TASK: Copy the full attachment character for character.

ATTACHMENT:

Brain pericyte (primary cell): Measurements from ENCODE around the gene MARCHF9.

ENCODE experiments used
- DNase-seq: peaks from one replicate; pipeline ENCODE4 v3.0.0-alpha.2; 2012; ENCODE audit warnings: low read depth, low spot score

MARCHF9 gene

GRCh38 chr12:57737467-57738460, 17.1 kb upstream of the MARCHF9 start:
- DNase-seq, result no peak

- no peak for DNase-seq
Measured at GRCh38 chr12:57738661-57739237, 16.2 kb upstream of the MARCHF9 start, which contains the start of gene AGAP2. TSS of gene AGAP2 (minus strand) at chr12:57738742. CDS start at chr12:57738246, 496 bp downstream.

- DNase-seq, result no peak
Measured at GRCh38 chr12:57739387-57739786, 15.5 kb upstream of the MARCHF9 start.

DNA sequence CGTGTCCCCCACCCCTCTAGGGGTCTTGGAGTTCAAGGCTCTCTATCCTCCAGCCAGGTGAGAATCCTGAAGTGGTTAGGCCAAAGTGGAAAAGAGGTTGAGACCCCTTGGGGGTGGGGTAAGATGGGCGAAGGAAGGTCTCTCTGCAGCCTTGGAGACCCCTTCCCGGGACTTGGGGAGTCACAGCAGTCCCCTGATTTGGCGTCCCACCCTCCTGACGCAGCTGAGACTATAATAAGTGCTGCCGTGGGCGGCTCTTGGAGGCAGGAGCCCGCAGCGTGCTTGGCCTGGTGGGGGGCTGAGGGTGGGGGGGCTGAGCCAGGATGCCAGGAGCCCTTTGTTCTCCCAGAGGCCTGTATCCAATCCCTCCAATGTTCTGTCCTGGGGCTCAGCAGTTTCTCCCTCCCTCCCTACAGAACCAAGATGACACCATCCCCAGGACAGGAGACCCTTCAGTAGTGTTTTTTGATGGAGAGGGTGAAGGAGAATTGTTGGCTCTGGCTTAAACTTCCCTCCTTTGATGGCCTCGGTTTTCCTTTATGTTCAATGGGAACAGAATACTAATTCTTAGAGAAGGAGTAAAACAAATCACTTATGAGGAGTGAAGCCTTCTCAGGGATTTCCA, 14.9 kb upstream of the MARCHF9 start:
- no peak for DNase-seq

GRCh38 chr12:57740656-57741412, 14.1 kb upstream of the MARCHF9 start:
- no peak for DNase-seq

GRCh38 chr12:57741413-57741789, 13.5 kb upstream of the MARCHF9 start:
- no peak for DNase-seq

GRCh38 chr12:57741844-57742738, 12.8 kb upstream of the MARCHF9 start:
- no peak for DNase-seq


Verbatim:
Brain pericyte (primary cell): Measurements from ENCODE around the gene MARCHF9.

ENCODE experiments used
- DNase-seq: peaks from one replicate; pipeline ENCODE4 v3.0.0-alpha.2; 2012; ENCODE audit warnings: low read depth, low spot score

MARCHF9 gene

GRCh38 chr12:57737467-57738460, 17.1 kb upstream of the MARCHF9 start:
- DNase-seq, result no peak

- no peak for DNase-seq
Measured at GRCh38 chr12:57738661-57739237, 16.2 kb upstream of the MARCHF9 start, which contains the start of gene AGAP2. TSS of gene AGAP2 (minus strand) at chr12:57738742. CDS start at chr12:57738246, 496 bp downstream.

- DNase-seq, result no peak
Measured at GRCh38 chr12:57739387-57739786, 15.5 kb upstream of the MARCHF9 start.

DNA sequence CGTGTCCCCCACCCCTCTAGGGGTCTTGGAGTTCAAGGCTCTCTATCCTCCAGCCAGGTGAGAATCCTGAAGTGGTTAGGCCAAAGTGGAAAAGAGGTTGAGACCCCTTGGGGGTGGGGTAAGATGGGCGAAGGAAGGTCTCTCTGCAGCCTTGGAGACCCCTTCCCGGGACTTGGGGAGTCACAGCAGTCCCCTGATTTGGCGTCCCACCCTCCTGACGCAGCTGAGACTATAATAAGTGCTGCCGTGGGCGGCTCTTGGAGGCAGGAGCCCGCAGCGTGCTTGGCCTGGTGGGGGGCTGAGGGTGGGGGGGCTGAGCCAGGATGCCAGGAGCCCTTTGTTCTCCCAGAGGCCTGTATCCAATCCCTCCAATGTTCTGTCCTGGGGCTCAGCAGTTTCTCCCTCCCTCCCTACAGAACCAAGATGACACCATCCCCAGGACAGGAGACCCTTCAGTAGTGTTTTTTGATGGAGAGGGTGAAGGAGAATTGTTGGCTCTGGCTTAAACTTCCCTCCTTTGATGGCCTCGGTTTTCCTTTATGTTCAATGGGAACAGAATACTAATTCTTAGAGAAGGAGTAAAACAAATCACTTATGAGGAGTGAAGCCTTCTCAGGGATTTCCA, 14.9 kb upstream of the MARCHF9 start:
- no peak for DNase-seq

GRCh38 chr12:57740656-57741412, 14.1 kb upstream of the MARCHF9 start:
- no peak for DNase-seq

GRCh38 chr12:57741413-57741789, 13.5 kb upstream of the MARCHF9 start:
- no peak for DNase-seq

GRCh38 chr12:57741844-57742738, 12.8 kb upstream of the MARCHF9 start:
- no peak for DNase-seq